Monday, October 5, 2009

Losing My Spanish

While I wholeheartedly agree that 40 million people can’t be wrong, I have to admit that the Spanish spoken in Argentina is a bit different, and definitely takes some getting used to. Last year I began to pick up the usage of ‘vos’ while living in Ecuador, though they never really conjugate verbs in the vos form, but rather sometimes use it instead of ‘tu.’

Ever since getting to Argentina, however, I’ve been taking a cue from the people around me and learning, rather quickly, how to conjugate vos. I wrote about this in a blog last week, noting the differences between the conjugations. But now I’m starting to notice that I’m losing my Spanish. That is to say, I’m losing my ‘normal’ Spanish.

After working so hard to become fluent in Spanish for close to three years, I’m now in a country where those rules are broken and a different Spanish is spoken. So basically, I need to unlearn what I spent so long learning in order to assimilate better. And after all, I’ve wanted to sound more Argentinian for a long time.

The other day I was trying to remember how to say something in the ‘tu’ form, and it took me a minute to remember. I’m getting all jumbled up now between ‘tu’, ‘vos’, and ‘usted.’ What makes it worse is that sometimes you still have to use the word tu here, like when saying ‘your.’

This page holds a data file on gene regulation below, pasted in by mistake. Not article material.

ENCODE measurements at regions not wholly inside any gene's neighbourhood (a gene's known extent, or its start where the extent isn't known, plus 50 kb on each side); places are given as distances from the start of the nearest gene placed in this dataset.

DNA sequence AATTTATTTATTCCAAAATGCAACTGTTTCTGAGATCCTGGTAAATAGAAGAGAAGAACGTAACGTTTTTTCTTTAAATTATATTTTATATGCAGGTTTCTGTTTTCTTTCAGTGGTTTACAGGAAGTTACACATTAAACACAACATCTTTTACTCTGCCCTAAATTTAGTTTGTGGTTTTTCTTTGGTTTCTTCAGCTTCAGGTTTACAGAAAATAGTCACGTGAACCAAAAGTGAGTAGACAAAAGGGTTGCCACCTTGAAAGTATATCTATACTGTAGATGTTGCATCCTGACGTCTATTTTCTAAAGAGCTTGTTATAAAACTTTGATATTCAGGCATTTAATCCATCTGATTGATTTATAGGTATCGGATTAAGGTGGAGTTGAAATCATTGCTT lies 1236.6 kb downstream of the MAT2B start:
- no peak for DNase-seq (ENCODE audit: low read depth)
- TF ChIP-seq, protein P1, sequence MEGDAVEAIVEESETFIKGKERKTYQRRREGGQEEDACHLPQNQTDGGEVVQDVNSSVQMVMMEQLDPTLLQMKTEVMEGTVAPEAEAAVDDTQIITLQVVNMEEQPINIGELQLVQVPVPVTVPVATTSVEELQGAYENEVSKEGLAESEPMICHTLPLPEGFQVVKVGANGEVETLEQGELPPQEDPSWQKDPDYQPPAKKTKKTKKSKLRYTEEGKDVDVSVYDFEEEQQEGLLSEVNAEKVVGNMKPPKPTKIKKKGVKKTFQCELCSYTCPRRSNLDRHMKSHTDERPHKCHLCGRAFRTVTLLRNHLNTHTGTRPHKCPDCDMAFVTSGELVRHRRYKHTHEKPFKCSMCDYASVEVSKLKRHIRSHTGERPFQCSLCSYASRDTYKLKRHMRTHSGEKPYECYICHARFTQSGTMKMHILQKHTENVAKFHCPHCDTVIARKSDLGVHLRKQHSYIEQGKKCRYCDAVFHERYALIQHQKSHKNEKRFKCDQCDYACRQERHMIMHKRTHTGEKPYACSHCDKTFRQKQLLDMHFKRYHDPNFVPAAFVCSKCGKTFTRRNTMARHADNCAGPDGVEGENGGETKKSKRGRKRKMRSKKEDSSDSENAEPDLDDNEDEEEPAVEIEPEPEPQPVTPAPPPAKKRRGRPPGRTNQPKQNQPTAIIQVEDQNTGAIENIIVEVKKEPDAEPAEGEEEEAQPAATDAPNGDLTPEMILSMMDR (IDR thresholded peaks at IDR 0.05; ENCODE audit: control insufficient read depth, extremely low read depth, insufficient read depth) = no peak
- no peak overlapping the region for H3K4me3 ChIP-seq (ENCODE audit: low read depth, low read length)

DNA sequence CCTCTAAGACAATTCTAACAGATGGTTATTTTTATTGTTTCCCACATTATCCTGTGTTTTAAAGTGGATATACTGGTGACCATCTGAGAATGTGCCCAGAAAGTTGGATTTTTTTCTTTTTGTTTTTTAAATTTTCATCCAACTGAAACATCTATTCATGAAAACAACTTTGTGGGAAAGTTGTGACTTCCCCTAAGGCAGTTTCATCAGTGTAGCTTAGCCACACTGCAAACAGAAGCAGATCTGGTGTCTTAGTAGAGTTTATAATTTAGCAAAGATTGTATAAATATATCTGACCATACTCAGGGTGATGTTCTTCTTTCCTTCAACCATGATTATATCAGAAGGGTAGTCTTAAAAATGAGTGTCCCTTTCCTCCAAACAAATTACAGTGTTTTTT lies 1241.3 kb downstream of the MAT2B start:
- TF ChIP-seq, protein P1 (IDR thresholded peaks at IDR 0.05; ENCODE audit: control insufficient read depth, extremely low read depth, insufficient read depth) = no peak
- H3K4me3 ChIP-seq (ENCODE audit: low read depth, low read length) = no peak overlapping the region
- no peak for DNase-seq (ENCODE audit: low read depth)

The bumbling is not a surprise to me, and I am sure that I’ll sound like an idiot for a while until I really get a grasp on this way of speaking. I just find it a little interesting that I am trying to unlearn what so many other Spanish-speaking natives understand as the correct way to speak. And though they might understand the Argentinian Spanish, to them it will sound different.

I wonder why they never try to teach ‘vos’ in the United States. After all, they force us to learn ‘vosotros’ which is only used in Spain. If you ask me, it seems a little short-sighted, since so many people travel to Argentina when coming to South America. The important thing is to not forget the forms of Spanish I’ve already learned, even if I’ve moved on to a different style.

¿Me entendés?


wairinginthedark said...

Te entiendo. No es fàcil adaptarse... Anyway, I believe this is also part of the local culture. In a similar way, the French they speak in Québec is rather different from the one spoken in France. And I'm sure you won't lose your Spanish. Just enrich it.

Un saludo,

Jon said...

Thanks for the friendly comments. I've heard about the differences between the French in Quebec and France. It's just one of those things that happens in different regions.

Hope you keep reading!